In an article published in the most recent issue of imec’s online magazine (http://magazine.imec.be/) titled “Chips must learn how to feel pain and how to cure themselves,” researchers Francky Chatthoor and Guido Groeseneken discuss how to build reliable “5nm-node” ICs out of inherently unreliable transistors. Variability in “zero time” and “over time” performance of individual transistors cannot be controlled below the “7nm-node” using traditional guard-banding in IC design.

“Maybe it means the end of the guard-band approach, but certainly not the end of scaling,” says Groeseneken in the article. “In our research group we measure and tried to understand reliability issues in scaled devices. In the 40nm technology, it is still possible to cope with the reliability issues of the devices and make a good system. But at 7nm, the unreliability of the devices risks to affect the whole system. And conventional design techniques can’t stop this from happening. New design paradigms are therefore urgently needed.” These researchers predict that industry will have to manufacture self-healing chips by the year 2025.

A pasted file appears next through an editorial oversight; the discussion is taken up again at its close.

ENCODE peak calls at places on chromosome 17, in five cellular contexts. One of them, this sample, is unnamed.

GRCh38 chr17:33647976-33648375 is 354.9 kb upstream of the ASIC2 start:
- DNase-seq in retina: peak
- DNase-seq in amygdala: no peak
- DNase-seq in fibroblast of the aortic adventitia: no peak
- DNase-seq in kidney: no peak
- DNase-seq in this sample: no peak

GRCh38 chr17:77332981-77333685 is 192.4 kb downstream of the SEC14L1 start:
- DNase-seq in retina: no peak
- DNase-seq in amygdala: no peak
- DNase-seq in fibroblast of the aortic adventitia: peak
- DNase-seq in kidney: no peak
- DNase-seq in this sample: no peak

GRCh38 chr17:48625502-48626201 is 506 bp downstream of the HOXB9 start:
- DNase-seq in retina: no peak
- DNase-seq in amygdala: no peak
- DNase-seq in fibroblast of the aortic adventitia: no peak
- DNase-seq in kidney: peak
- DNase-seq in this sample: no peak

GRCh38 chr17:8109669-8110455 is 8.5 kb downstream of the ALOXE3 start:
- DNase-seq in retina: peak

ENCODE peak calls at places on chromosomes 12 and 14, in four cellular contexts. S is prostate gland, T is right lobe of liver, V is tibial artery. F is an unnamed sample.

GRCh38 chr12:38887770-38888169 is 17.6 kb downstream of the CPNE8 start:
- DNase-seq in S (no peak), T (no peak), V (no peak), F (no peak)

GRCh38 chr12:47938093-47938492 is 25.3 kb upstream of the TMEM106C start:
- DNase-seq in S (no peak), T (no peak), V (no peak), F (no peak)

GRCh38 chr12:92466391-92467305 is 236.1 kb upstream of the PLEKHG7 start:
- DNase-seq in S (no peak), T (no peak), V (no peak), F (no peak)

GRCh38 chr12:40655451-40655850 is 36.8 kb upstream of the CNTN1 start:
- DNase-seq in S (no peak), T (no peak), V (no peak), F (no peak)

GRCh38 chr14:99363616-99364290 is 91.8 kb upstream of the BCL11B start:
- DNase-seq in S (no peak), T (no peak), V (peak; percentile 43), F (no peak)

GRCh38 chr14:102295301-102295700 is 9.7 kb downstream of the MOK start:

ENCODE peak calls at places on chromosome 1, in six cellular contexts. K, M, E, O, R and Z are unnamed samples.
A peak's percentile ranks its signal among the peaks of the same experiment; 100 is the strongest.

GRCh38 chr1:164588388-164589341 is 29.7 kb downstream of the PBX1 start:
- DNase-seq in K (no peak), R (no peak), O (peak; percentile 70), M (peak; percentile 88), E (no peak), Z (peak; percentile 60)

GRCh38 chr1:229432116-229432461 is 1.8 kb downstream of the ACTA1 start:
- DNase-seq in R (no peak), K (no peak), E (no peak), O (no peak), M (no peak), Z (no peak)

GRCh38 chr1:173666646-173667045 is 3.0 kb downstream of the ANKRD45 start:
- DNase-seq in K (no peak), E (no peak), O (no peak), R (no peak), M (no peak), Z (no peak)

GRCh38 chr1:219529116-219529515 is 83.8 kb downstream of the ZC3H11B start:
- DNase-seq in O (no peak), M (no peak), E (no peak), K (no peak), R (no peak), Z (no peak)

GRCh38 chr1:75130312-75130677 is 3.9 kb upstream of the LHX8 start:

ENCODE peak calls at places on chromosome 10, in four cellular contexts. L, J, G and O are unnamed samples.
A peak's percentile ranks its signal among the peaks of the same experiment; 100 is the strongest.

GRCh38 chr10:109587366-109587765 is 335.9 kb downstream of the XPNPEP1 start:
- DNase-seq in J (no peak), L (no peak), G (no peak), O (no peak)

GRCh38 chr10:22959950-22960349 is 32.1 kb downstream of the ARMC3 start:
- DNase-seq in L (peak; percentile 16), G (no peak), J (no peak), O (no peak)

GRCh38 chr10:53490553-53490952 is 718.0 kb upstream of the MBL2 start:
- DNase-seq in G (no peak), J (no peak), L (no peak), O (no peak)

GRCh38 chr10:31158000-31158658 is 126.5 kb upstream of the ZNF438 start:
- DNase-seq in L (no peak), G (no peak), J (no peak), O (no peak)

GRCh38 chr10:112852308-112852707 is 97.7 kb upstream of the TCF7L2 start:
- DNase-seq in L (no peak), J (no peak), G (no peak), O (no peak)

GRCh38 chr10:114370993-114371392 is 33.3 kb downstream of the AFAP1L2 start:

Self-healing chips could use the workload variation of the system for their benefit. Based on a deterministic predictor of the future, future slack is determined and used to compensate for the delay error and mitigate at peak load. (Source: imec) Self-healing chips could use the workload variation of the system for their benefit. Based on a deterministic predictor of the future, future slack is determined and used to compensate for the delay error and mitigate at peak load. (Source: imec)

The ultimate goal of imec and its academic partners is to develop a fully proactive parametric reliability mitigation technique with distributed monitors, a control system and actuators, fully preventing the consequence of delay faults and potentially also of functional faults. Said Catthour, “the secret to the solution lies in the work load variation of the system. Based on a deterministic predictor of the future, you determine future slack and use this to compensate for the delay error at peak load. Based on this info on the future, you change the scheduling order and the assignment of operations.” The Figure shows how self-healing chips can use future slack to compensate for delay error and mitigate at peak load.